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Importance of immunity laws in fighting drug charges and abuse

Many illegal drugs such as heroin, cocaine, methamphetamines and illicitly obtained prescription drugs are addictive. Users risk both physical harm and criminal prosecution if caught manufacturing, distributing or possessing them. In Washington State, the consequences of drug possession vary, depending on the type and amount of the controlled substance in question. However, overdoses from these drugs may be presenting a bigger concern for law enforcement officials and lawmakers.

According to a report by the National Conference of State Legislatures, both the number of drug overdoses and deaths from them are increasing throughout the country, primarily because of the growing number of people who misuse or abuse prescription opioids, synthetic painkillers that mimic the effects of opium-derived drugs such as morphine and heroin. Drug overdoses are considered a major cause of preventable death, with fatalities from prescription painkillers surpassing deaths from illegal drugs. Among the reasons drug overdose deaths are high is because people fail to seek help because they are afraid of being arrested for possessing or using these drugs.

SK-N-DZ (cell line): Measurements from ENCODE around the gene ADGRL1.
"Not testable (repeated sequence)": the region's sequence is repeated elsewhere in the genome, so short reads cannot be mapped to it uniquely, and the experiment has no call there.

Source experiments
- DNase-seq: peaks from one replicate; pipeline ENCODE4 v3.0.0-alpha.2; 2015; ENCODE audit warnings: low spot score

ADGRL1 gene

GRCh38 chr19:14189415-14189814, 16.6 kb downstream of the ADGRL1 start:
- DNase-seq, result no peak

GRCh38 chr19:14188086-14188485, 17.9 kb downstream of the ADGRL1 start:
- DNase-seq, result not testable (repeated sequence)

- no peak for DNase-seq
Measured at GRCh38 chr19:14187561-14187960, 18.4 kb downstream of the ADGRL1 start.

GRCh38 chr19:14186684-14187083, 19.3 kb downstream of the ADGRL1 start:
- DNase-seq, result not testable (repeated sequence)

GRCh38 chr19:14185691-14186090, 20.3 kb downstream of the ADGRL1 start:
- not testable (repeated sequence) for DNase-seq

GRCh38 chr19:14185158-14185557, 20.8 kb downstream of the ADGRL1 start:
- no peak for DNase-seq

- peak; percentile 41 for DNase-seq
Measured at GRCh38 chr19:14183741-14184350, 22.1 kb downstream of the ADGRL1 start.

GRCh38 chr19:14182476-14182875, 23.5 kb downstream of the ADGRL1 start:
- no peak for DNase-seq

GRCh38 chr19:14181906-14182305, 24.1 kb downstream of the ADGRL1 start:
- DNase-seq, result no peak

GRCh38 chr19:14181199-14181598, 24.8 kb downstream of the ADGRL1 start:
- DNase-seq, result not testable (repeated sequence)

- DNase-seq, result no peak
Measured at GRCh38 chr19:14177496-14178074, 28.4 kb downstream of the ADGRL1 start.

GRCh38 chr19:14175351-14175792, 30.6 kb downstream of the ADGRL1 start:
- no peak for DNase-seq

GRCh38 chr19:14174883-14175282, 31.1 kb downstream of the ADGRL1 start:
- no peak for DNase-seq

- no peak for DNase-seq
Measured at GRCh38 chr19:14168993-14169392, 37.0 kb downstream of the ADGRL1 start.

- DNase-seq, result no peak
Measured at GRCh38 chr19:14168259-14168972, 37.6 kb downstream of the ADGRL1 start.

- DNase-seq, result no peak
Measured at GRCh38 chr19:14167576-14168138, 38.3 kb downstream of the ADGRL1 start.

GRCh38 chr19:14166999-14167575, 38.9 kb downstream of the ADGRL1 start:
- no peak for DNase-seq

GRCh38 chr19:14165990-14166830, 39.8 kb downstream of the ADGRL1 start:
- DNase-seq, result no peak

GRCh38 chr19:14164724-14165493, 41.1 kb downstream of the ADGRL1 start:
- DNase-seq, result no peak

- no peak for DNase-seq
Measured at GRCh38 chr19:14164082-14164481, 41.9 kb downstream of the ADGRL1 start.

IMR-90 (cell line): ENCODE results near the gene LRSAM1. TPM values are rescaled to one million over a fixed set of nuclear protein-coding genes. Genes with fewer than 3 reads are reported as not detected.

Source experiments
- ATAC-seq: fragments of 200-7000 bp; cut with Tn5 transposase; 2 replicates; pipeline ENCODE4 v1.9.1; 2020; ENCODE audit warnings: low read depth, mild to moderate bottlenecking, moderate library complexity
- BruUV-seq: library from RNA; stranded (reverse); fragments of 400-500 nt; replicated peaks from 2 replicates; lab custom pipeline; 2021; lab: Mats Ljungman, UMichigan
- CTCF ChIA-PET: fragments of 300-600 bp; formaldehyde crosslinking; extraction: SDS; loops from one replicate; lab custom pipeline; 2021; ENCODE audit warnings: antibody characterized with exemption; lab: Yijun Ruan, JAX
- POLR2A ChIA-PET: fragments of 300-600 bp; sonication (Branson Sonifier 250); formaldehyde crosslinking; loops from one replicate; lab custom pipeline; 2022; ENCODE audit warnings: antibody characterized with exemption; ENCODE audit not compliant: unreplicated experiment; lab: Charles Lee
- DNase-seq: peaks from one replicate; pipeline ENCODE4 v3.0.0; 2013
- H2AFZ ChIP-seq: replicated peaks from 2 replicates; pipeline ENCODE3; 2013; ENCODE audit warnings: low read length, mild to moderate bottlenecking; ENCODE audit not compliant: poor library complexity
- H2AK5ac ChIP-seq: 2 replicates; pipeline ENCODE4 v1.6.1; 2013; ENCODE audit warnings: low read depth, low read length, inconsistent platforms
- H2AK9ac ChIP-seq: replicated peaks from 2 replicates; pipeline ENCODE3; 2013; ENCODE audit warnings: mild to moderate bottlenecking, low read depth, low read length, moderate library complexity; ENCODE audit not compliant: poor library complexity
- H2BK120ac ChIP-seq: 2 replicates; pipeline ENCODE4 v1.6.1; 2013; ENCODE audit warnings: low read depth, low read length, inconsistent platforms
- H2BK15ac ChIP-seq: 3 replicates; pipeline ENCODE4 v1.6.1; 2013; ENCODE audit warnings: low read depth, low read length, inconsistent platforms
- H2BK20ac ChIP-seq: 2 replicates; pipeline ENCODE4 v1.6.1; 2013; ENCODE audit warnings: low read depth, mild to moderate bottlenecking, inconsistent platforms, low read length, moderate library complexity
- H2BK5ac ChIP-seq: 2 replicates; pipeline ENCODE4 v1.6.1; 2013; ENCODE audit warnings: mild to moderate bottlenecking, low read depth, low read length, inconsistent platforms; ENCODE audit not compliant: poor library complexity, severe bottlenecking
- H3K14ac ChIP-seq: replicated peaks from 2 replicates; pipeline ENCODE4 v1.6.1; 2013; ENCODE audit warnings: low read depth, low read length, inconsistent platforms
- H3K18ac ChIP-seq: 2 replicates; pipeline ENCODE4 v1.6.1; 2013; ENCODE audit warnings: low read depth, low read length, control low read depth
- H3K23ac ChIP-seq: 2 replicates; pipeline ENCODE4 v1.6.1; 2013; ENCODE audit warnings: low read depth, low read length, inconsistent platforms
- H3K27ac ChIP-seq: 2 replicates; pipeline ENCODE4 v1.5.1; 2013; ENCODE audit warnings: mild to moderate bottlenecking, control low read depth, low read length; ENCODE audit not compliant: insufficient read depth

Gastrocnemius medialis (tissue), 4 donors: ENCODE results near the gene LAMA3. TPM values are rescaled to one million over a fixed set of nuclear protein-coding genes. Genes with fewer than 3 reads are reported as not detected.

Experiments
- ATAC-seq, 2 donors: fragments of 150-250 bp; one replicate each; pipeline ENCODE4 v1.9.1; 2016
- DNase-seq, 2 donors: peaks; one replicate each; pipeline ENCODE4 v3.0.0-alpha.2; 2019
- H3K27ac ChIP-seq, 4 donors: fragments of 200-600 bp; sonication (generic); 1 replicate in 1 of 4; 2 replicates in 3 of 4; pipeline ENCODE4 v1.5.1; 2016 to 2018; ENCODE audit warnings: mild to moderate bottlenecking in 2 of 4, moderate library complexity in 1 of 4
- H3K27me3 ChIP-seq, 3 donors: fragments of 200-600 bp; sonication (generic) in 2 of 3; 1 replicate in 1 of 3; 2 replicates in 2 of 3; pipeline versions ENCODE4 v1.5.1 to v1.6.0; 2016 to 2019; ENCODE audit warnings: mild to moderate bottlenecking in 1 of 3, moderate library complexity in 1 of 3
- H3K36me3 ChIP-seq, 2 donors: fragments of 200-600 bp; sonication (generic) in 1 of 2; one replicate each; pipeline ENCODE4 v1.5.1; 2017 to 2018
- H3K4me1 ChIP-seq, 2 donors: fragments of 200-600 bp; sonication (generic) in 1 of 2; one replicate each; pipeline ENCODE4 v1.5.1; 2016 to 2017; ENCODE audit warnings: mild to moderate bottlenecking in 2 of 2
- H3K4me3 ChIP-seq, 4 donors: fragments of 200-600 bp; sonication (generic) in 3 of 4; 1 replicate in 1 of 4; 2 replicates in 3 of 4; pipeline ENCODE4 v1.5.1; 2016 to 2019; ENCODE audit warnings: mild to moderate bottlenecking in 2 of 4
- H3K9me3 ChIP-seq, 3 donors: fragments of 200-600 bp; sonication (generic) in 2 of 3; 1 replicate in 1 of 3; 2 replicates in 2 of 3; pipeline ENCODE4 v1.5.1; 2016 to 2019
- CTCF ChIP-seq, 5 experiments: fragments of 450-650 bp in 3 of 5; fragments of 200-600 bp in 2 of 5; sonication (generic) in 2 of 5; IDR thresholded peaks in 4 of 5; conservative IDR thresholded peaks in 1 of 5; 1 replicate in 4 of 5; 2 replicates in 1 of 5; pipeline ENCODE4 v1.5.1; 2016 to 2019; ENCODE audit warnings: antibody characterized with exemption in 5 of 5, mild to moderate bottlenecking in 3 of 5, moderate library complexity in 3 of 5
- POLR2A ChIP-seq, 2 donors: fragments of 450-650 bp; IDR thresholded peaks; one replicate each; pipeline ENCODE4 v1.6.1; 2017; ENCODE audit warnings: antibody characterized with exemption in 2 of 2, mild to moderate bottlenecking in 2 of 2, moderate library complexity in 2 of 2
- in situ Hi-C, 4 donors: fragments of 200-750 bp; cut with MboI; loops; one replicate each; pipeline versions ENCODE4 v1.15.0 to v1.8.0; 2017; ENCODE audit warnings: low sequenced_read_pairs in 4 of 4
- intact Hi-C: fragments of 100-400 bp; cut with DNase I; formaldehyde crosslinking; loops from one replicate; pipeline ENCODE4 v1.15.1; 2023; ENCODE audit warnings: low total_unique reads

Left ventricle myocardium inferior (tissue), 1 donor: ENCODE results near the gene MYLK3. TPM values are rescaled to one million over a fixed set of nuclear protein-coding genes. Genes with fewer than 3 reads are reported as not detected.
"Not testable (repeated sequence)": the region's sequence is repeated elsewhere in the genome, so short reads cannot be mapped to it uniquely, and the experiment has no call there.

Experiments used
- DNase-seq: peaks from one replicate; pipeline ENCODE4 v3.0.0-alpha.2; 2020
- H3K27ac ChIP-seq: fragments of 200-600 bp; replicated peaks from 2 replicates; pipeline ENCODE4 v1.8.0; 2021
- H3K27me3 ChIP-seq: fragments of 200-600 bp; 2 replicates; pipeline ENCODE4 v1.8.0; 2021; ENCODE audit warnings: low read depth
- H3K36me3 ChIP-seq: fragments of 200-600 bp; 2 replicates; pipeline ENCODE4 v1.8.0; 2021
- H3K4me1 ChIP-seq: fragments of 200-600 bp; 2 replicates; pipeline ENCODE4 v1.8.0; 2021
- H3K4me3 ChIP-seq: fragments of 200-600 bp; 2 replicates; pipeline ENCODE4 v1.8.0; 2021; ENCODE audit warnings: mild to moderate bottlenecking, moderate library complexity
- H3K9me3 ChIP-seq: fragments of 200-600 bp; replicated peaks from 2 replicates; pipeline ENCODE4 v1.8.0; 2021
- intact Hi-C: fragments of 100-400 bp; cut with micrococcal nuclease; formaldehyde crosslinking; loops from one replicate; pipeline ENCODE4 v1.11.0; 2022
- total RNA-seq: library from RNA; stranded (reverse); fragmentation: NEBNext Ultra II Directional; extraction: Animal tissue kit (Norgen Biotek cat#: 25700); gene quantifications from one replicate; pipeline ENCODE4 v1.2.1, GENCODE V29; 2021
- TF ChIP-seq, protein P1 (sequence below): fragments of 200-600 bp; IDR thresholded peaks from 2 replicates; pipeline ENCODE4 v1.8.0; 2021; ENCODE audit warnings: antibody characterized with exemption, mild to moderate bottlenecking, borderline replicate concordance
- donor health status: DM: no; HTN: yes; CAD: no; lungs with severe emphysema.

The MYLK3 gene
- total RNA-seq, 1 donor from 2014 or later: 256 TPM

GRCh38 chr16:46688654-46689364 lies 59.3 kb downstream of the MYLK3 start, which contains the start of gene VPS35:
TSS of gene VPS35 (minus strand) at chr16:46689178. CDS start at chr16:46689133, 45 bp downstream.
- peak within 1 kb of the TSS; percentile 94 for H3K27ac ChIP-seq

To address the problem of drug overdoses, new immunity laws have been enacted. These so-called Good Samaritan laws encourage people experiencing or witnessing drug overdoses to seek medical attention. By providing immunity to those using the drugs, the laws may encourage 911 calls to report overdose emergencies. Good Samaritan laws also provide protection to those involved in prescribing, possessing or administering illegal drugs in an emergency.

Only 20 states and the District of Columbia now have Good Samaritan laws in place. The laws offer immunity only to low-level crimes such as possession for personal use. Every state, including Washington, has imposed some restrictions on immunity, allowing protection from criminal charges only if certain requirements are met. In Washington, Good Samaritan laws only apply to possession offenses and may be a factor that allows evidence to be suppressed for other charges.

Source: National Conference of State Legislatures, "Drug Overdose Immunity "Good Samaritan" Laws," Accessed Aug. 4, 2014

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